In another embodiment, both the hydrostatic and hydrodynamic fluid bearings are maintained during at least a portion of the polishing process. The pressure ports 566 can be used to supplement the hydrodynamic bearing during the polishing process. For example, the pressure ports 566 may be activated to add stiffness to the fluid bearing during initial passes over the substrate 558. The hydrostatic portion of the fluid bearing is then reduced or terminated part way through the polishing process. The pressure ports 566 can also be used to adjust or fine tune the attitude and/or clearance of the abrasive members 552 relative to the substrate 558.
As best illustrated in
Springs 610 transfer the preload 612 from the preload structure 602 to each of the gimbal mechanisms 590. The externally applied load 612, the geometry of the hydrostatic bearing 564, 572, and the external pressure control the desired spacing 556 between the abrasive members 552 and the substrate 558.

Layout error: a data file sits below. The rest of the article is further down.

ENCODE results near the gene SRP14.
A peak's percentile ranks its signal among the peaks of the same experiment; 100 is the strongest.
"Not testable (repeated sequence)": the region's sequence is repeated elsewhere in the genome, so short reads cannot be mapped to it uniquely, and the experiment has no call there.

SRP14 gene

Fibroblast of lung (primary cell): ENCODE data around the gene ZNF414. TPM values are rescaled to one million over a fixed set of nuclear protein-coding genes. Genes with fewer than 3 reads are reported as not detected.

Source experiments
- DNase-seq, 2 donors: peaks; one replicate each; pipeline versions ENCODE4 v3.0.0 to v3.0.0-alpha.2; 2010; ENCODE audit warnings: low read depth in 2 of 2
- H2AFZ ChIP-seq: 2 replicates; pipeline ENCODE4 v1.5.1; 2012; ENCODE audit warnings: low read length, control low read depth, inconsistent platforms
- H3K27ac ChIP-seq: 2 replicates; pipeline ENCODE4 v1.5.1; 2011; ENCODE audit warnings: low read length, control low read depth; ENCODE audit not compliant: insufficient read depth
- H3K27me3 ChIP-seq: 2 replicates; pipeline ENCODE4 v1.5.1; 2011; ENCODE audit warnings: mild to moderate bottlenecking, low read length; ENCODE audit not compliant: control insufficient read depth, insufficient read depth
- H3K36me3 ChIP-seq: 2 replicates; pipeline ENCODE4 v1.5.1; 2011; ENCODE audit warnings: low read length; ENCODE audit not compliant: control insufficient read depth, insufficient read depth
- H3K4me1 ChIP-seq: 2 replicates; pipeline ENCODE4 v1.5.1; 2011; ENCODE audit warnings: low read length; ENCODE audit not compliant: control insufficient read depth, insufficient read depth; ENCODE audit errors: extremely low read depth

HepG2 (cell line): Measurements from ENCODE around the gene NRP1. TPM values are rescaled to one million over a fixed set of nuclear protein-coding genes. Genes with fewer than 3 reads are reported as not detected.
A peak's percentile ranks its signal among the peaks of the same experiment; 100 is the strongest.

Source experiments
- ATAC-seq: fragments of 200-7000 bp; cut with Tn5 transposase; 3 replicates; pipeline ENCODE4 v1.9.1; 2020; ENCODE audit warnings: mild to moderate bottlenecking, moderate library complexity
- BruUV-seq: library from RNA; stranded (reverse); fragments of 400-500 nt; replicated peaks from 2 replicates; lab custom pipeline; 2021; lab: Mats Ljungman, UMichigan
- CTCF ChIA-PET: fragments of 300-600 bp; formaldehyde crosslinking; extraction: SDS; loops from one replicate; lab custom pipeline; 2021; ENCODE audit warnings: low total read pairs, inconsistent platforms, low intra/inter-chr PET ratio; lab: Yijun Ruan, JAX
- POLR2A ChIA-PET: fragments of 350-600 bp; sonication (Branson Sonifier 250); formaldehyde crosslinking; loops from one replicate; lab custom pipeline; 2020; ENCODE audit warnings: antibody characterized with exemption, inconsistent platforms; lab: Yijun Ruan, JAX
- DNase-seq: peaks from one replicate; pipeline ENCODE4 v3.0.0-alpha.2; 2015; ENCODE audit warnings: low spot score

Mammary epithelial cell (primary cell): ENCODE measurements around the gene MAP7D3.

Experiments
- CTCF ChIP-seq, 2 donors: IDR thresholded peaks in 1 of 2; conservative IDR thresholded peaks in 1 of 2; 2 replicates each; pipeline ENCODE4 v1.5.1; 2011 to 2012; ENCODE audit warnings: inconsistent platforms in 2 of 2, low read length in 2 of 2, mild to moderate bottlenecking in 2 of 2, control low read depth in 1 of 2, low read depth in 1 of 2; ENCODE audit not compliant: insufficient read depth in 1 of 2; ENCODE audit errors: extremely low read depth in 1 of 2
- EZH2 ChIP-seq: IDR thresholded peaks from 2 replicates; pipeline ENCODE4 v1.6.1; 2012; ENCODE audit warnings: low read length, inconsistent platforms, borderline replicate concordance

Holder structure 620 is attached to the preload structure 602 by stand-offs 622. The holder structure 620 sets the preload 624 applied on each abrasive member 552 and limits the deformation of the gimbal mechanisms 590 in order to avoid damage while the individual preload 624 is applied. An adhesive layer (not shown) attaches the abrasive members 552 to the gimbal box-like structure 594. The external preload 612 applied to the array of abrasive members 552 is greater than or equal to the preloads 624 generated by the independently suspended abrasive members 552 in order to allow the gimbal mechanisms 590 to comply with the substrate 558 and not interfere with the holder structure 620.